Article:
"Fat Woman" is a slim novel with a big heart and a sizable funnybone. Leon Rooke puts us inside the copious body of Ella Mae Hopkins … and we waddle with her through one traumatic day, sharing her secret worries and consolations, her routine travails, her battles of gastronomic will…. We share also her concern over a finger that is being choked gangrenous by her wedding ring and her curiosity as to why Edward, her husband, has begun nailing boards over the window of their bedroom. By novel's end there is resolution concerning the finger and the window—and that's the whole of the story. This admittedly sounds, in synopsis, like somniferous stuff; the small miracle about "Fat Woman" is that it remains entertaining despite its extreme simplicity of event.
One large reason for this is the richness and rhythms and humor of Southern country language, which Rooke has captured wonderfully, not just in the dialogue but throughout Ella Mae's reveries. We are swept through the novel on a gentle current of verbal comedy and quirky phraseology. (p. 15)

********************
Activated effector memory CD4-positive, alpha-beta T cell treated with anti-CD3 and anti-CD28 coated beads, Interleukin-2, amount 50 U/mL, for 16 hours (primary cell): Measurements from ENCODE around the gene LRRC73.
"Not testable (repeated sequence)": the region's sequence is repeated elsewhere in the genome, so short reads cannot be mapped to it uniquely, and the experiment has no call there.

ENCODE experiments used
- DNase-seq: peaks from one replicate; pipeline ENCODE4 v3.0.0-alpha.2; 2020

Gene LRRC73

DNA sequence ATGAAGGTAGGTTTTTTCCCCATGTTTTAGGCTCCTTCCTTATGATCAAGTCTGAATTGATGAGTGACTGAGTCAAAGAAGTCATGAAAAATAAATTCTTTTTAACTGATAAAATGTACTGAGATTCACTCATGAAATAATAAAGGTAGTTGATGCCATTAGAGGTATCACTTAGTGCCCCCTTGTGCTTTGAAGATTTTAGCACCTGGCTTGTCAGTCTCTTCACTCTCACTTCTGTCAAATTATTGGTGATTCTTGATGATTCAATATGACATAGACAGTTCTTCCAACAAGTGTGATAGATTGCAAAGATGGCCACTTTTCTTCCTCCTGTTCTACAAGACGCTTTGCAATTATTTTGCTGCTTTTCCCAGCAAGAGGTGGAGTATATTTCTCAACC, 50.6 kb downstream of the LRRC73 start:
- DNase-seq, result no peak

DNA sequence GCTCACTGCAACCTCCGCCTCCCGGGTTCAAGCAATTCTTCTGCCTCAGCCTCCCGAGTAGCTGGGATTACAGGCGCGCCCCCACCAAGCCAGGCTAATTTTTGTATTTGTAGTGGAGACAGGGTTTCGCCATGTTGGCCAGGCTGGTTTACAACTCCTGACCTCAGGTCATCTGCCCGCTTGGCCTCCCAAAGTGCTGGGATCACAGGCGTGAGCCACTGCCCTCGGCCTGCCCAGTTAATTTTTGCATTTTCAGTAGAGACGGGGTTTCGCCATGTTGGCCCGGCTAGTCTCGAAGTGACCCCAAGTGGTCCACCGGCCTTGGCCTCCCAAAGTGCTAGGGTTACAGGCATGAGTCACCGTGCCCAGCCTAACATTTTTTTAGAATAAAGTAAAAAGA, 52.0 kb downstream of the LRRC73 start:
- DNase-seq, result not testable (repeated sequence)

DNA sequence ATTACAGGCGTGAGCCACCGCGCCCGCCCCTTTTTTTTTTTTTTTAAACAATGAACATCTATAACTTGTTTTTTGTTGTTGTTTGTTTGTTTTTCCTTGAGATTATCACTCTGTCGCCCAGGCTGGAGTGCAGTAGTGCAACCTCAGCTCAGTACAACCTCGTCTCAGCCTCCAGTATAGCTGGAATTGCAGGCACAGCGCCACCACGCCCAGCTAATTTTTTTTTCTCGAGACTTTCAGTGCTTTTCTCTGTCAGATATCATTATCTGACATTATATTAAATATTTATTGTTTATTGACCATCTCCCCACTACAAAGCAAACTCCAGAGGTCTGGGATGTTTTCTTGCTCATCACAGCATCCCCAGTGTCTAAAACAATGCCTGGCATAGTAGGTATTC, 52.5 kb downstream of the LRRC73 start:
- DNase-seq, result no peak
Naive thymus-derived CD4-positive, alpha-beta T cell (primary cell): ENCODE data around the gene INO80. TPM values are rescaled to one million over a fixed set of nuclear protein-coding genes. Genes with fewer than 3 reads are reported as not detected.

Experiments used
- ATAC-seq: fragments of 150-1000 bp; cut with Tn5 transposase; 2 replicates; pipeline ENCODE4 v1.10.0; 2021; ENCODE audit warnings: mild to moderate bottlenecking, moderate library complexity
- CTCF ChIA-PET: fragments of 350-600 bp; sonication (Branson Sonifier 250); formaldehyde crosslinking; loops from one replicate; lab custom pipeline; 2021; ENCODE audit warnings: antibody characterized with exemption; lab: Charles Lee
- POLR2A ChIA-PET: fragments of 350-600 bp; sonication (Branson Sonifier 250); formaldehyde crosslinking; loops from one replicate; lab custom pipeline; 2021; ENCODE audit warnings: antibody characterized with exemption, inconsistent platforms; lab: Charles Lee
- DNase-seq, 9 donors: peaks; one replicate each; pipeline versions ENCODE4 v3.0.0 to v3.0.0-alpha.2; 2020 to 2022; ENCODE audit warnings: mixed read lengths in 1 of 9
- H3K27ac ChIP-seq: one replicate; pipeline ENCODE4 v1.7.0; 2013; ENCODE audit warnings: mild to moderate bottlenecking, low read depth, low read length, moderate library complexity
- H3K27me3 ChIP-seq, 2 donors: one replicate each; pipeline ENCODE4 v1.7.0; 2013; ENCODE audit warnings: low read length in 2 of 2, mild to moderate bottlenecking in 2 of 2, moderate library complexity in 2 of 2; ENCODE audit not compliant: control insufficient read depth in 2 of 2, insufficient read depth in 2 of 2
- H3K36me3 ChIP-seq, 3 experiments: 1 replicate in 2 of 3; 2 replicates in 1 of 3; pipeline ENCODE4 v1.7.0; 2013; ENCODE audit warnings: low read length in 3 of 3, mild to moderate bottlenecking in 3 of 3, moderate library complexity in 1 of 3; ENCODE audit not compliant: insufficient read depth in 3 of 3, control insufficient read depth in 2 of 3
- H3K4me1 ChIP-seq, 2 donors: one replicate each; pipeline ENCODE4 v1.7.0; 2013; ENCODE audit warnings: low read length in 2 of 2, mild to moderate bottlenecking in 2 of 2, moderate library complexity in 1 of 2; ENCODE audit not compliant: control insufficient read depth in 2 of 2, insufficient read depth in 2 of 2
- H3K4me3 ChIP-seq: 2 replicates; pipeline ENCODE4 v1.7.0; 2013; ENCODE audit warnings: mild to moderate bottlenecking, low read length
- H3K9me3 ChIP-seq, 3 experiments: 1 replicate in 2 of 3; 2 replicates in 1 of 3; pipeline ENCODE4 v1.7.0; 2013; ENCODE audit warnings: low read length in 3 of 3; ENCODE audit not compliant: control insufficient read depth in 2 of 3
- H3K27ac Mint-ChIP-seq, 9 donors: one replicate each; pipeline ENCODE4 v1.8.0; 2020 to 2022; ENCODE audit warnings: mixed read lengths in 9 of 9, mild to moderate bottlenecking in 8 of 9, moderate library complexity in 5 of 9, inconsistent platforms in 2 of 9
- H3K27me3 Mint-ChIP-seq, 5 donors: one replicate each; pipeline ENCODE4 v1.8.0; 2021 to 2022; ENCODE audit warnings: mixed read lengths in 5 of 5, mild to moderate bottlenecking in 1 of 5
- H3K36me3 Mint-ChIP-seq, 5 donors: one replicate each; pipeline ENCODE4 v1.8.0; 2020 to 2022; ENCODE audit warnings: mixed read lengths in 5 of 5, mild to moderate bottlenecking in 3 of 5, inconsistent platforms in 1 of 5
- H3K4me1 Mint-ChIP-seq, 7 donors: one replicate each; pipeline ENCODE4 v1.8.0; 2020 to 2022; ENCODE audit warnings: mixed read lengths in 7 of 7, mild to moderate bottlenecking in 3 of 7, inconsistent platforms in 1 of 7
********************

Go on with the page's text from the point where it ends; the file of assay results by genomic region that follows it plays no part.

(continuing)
Beyond the charms of language and humor, "Fat Woman" is memorable for its portrayal of an exemplary and enduring love…. In fact this is one of the finer depictions of a functioning, vital marriage—with the ecstatic high moments, the desperate lows, the careenings between—that I can recall.
It is also, if Leon Rooke himself weighs anything under 270 pounds, a triumph of empathic imagination. (p. 24)
David Quammen, "Family Matters," in The New York Times Book Review (© 1981 by The New York Times Company; reprinted by permission), May 17, 1981, pp. 15, 24.∗